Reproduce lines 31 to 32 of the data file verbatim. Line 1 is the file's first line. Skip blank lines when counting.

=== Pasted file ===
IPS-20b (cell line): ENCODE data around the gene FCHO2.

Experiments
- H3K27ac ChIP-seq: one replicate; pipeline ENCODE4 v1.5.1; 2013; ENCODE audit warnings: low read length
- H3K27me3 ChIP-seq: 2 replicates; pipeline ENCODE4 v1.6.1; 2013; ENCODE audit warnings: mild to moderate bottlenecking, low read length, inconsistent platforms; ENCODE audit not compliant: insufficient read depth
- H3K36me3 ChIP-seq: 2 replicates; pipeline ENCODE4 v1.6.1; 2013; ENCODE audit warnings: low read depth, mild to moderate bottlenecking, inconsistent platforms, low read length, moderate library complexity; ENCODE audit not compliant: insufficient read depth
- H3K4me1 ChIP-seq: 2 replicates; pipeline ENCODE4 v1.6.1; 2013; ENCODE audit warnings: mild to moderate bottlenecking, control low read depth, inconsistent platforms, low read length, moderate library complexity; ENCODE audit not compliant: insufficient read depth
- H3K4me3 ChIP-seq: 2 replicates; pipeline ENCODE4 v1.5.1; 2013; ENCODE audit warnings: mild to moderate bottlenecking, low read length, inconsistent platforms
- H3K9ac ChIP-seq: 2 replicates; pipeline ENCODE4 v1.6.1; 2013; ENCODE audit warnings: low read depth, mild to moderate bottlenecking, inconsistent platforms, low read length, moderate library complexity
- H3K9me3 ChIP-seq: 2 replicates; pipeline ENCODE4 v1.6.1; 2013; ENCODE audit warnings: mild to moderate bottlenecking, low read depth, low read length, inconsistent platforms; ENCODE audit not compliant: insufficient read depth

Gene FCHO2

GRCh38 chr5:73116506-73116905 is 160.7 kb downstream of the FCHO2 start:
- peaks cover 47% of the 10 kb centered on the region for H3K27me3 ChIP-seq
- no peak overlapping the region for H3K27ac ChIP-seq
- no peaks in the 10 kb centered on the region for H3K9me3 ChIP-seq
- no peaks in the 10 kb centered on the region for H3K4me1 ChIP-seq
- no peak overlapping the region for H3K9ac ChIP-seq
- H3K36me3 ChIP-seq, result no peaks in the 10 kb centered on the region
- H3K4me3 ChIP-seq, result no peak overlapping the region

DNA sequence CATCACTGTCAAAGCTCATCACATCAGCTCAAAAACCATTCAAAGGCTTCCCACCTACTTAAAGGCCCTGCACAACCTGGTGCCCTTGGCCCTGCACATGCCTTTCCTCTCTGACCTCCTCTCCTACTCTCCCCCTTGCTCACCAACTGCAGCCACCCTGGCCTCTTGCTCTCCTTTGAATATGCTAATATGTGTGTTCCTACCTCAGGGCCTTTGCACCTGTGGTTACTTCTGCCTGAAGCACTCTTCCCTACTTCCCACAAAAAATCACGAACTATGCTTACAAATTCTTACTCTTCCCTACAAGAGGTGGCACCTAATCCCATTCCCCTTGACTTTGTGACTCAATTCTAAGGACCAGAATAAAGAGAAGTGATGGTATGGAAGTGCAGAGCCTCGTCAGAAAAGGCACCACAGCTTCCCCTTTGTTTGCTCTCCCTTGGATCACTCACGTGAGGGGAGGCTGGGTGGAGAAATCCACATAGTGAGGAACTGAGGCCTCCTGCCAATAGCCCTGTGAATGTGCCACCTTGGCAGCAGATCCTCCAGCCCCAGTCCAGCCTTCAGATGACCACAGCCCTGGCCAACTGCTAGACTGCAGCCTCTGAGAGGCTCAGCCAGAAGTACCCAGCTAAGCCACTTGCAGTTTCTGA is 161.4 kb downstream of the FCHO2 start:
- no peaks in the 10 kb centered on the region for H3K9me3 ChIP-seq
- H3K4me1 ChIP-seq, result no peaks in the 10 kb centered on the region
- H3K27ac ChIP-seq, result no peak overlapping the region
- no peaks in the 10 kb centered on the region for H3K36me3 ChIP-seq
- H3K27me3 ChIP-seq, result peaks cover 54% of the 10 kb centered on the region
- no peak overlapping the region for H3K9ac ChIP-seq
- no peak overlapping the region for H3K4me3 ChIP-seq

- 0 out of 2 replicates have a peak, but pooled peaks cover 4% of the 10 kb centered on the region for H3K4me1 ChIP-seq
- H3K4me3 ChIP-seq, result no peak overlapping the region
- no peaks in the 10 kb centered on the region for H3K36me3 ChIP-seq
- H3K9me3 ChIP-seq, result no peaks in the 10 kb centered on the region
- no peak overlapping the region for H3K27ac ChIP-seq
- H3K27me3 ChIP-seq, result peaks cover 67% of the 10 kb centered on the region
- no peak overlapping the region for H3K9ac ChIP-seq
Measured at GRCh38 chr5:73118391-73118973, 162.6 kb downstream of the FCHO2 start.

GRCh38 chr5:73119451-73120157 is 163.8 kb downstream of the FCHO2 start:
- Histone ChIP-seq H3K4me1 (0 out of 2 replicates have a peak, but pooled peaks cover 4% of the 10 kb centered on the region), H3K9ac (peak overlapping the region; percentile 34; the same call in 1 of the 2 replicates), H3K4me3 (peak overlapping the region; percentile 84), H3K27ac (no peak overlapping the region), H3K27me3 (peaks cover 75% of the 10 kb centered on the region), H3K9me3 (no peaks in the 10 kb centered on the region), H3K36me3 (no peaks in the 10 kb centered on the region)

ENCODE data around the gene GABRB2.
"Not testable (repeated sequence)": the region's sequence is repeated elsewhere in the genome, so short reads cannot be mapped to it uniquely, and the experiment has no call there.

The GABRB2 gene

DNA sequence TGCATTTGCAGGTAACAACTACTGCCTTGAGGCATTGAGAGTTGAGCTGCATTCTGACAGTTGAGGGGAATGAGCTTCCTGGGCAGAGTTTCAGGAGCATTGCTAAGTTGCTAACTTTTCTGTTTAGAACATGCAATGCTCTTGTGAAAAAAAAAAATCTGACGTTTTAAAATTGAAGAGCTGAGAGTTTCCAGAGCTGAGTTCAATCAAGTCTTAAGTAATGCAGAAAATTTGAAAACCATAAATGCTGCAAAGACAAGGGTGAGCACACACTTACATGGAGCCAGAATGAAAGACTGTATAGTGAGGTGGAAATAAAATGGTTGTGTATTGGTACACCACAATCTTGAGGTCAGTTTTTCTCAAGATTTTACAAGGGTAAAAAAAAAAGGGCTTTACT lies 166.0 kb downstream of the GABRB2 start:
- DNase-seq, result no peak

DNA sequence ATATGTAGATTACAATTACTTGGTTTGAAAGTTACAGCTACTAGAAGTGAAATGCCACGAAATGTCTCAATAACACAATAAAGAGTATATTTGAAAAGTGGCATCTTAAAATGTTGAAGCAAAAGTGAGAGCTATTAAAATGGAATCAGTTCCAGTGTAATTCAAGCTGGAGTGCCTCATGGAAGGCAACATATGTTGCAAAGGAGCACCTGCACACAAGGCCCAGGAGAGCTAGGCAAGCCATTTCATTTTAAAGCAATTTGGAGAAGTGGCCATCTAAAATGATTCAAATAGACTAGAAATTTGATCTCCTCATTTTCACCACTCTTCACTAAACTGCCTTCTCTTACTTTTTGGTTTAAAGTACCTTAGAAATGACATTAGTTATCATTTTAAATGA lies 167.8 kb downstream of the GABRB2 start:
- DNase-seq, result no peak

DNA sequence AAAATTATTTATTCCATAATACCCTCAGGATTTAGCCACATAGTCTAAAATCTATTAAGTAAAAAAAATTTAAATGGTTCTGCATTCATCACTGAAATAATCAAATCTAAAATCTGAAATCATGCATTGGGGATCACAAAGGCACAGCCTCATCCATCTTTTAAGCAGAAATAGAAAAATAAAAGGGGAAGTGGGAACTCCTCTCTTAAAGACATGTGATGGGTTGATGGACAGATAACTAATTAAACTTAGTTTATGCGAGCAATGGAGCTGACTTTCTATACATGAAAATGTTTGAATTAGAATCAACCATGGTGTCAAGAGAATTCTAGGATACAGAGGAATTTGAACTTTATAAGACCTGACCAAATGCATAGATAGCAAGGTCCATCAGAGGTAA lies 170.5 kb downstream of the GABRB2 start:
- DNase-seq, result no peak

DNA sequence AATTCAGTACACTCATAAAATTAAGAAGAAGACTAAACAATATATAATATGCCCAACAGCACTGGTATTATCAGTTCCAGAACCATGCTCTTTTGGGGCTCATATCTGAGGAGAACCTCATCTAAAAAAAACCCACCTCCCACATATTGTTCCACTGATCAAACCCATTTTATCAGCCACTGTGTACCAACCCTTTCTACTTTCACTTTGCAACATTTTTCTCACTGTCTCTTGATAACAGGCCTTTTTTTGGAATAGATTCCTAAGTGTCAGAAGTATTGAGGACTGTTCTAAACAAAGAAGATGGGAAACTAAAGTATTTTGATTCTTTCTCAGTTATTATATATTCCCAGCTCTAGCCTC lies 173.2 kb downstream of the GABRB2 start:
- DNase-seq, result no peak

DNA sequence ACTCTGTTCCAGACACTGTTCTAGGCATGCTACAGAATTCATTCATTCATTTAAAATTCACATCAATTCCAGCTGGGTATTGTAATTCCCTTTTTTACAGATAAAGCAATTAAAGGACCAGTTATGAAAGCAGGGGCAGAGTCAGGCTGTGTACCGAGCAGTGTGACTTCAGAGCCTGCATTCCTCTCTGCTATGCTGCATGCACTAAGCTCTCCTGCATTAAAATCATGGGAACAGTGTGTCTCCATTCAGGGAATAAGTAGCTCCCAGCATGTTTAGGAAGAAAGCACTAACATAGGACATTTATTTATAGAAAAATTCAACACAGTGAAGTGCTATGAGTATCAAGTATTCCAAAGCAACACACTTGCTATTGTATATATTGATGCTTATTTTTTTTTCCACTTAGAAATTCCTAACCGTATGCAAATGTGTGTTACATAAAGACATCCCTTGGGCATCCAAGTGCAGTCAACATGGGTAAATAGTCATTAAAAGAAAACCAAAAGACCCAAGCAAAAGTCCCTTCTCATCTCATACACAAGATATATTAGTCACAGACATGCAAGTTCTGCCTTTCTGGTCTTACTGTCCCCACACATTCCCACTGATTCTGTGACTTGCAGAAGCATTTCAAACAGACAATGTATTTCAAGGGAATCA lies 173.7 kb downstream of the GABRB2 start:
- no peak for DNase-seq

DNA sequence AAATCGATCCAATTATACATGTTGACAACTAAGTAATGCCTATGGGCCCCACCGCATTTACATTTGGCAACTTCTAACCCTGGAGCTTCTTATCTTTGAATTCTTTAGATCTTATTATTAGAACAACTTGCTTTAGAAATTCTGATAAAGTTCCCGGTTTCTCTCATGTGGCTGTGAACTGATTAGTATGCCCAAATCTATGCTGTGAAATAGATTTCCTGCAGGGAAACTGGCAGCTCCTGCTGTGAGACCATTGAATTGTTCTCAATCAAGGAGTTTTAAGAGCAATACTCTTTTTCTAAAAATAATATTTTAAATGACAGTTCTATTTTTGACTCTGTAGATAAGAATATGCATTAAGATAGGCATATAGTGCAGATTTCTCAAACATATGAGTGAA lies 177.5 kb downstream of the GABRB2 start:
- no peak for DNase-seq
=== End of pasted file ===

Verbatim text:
- no peak overlapping the region for H3K27ac ChIP-seq
- H3K27me3 ChIP-seq, result peaks cover 67% of the 10 kb centered on the region